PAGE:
Prevention of Non Communicable Diseases

Adherence to the Danish food-based dietary guidelines and risk of type 2 diabetes: the Danish diet, cancer, and health cohort



We evaluated the association between adherence to the 2013 Danish dietary guidelines and the risk of type 2 diabetes (T2D) in a Danish cohort.


We used data from the Danish Diet, Cancer, and Health cohort. Participants aged 50–64 years were included from 1993–1997. Information on diet and covariates was collected at baseline using questionnaires and physical assessments. A diet index was developed to assess adherence to the Danish dietary guidelines. T2D cases were identified using the Danish National Diabetes Register. Cox proportional hazards regression was used to estimate hazard ratios (HR), and the pseudo-observation method was used to estimate risk differences, and 95% confidence intervals (CI).


A total of 54,305 subject were included. During a median follow-up of 15 years, 7136 participants were diagnosed with T2D. After multivariable adjustment, the HR for high versus low adherence to the index was 0.57 (95 % CI: 0.48, 0.69) in men, and 0.71 (95% CI: 0.60, 0.83) in women. Compared with the lowest adherence to the index, high adherence was associated with a 6.58% (95% CI: −8.69; −4.47%) or 3.17% (95% CI: −4.90, −1.44%) lower risk of T2D in men and women, respectively.


High adherence to the Danish food-based dietary guidelines was associated with lower risk of T2D in a Danish cohort, both on a relative and an absolute scale. Shifting from low to high adherence to the dietary guidelines may provide public health benefit.

Access options

Rent or Buy article

Get time limited or full article access on ReadCube.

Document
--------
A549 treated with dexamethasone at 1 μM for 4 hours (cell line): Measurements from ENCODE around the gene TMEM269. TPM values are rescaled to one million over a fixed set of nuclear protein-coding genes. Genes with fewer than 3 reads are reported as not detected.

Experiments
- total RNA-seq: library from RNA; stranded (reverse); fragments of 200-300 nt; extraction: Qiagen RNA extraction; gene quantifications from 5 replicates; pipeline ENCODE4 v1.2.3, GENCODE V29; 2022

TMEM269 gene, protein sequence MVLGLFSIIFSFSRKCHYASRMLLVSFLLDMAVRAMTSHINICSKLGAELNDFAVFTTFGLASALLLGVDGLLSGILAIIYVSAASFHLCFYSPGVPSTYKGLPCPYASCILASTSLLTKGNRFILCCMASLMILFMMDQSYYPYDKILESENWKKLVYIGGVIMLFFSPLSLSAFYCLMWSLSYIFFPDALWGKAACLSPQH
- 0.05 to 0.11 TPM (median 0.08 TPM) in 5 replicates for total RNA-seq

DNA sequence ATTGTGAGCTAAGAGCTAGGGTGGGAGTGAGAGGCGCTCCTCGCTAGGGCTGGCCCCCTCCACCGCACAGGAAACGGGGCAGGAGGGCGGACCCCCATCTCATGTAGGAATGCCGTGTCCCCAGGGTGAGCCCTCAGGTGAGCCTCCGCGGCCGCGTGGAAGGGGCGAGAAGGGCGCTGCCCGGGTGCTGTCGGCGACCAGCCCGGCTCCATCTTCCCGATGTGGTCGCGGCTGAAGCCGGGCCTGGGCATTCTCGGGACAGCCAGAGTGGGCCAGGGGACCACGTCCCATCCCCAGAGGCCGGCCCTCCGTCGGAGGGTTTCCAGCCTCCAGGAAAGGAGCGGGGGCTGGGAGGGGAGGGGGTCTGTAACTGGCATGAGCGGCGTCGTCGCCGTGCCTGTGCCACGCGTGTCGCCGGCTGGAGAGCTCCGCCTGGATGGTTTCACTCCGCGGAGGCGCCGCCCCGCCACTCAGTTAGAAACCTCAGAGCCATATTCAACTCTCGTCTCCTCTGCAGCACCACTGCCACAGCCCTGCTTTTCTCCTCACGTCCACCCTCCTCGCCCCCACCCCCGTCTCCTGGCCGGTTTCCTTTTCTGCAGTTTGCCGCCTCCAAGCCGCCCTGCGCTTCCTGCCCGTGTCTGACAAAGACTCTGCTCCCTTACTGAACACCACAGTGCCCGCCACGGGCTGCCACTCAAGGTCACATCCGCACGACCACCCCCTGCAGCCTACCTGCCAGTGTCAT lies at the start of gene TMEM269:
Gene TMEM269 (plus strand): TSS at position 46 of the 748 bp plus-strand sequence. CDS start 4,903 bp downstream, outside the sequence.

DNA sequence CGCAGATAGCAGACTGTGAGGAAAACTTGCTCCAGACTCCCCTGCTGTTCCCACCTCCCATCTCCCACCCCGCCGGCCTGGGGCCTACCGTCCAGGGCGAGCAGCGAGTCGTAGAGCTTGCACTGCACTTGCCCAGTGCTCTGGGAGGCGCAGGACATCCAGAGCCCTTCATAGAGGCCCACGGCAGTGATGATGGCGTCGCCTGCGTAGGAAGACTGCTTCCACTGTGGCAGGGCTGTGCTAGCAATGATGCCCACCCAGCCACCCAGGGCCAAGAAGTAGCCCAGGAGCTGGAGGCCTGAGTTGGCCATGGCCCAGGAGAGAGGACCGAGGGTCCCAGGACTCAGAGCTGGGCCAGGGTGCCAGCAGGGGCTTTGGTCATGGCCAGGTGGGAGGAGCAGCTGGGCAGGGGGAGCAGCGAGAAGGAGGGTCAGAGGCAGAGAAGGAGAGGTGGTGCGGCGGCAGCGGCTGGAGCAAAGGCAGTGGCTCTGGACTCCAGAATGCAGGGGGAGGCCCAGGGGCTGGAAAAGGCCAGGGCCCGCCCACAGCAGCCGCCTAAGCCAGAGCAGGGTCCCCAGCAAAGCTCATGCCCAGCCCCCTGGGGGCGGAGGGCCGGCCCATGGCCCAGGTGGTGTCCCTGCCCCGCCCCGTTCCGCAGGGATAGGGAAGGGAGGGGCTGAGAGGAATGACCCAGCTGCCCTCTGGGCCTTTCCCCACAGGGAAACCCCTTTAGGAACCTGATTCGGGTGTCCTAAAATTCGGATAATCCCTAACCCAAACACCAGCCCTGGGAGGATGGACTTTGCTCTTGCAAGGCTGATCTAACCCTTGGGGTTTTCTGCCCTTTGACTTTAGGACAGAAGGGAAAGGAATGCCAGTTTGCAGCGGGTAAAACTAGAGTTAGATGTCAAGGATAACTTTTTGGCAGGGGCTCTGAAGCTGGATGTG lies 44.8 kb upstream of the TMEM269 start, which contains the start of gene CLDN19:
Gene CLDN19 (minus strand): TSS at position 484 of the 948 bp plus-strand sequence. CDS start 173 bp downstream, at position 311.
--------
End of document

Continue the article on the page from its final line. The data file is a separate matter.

All prices are NET prices.

Fig. 1: Hazard ratio of type 2 diabetes across the Danish Dietary guidelines Index, among men (n = 25,748) and women (n = 28,557) in the Danish Diet, Cancer and Health cohort.
Fig. 2: Association between adherence to the Danish Dietary guidelines Index and absolute risk of type 2 diabetes in the Danish Diet, Cancer and Health cohort (Cohort: n = 54,305, n cases=7136; Men: n = 25,748, n cases=3962; Women: n = 28,557, n cases = 3174).


  1. 1.

    International Diabetes Federation. IDF Diabetes Atlas. 9th edn. (International Diabetes Federation, Brussels, 2019).

  2. 2.

    Nordisk M. Nordic Nutrition Recommendations 2012: Integrating Nutrition and Physical Activity. 5th edn. (Nordic Council of Ministers, Copenhagen, 2014).

  3. 3.

    Tetens I, Andersen LB, Astrup A, Gondolf UH, Hermansen K Evidensgrundlaget for danske råd om kost og fysisk aktivitet. 1th edn. (DTU Fødevareinstituttet, Søborg, 2013).

  4. 4.

    Hansen SH, Overvad K, Hansen CP, Dahm CC. Adherence to national food-based dietary guidelines and incidence of stroke: a cohort study of Danish men and women. PLoS One. 2018;13:e0206242.

    Article  Google Scholar 

  5. 5.

    Hansen CP, Overvad K, Tetens I, Tjonneland A, Parner ET, Jakobsen MU, et al. Adherence to the Danish food-based dietary guidelines and risk of myocardial infarction: a cohort study. Public Health Nutr. 2018;21:1286–96.

    Article  Google Scholar 

  6. 6.

    Mandalazi E, Drake I, Wirfalt E, Orho-Melander M, Sonestedt E. A high diet quality based on dietary recommendations is not associated with lower incidence of type 2 diabetes in the Malmo diet and cancer cohort. Int J Mol Sci. 2016;17:901.

    Article  Google Scholar 

  7. 7.

    Tjonneland A, Olsen A, Boll K, Stripp C, Christensen J, Engholm G, et al. Study design, exposure variables, and socioeconomic determinants of participation in Diet, Cancer and Health: a population-based prospective cohort study of 57,053 men and women in Denmark. Scand J Public Health. 2007;35:432–41.

    Article  Google Scholar 

  8. 8.

    Tjonneland A, Overvad K, Haraldsdottir J, Bang S, Ewertz M, Jensen OM. Validation of a semiquantitative food frequency questionnaire developed in Denmark. Int J Epidemiol. 1991;20:906–12.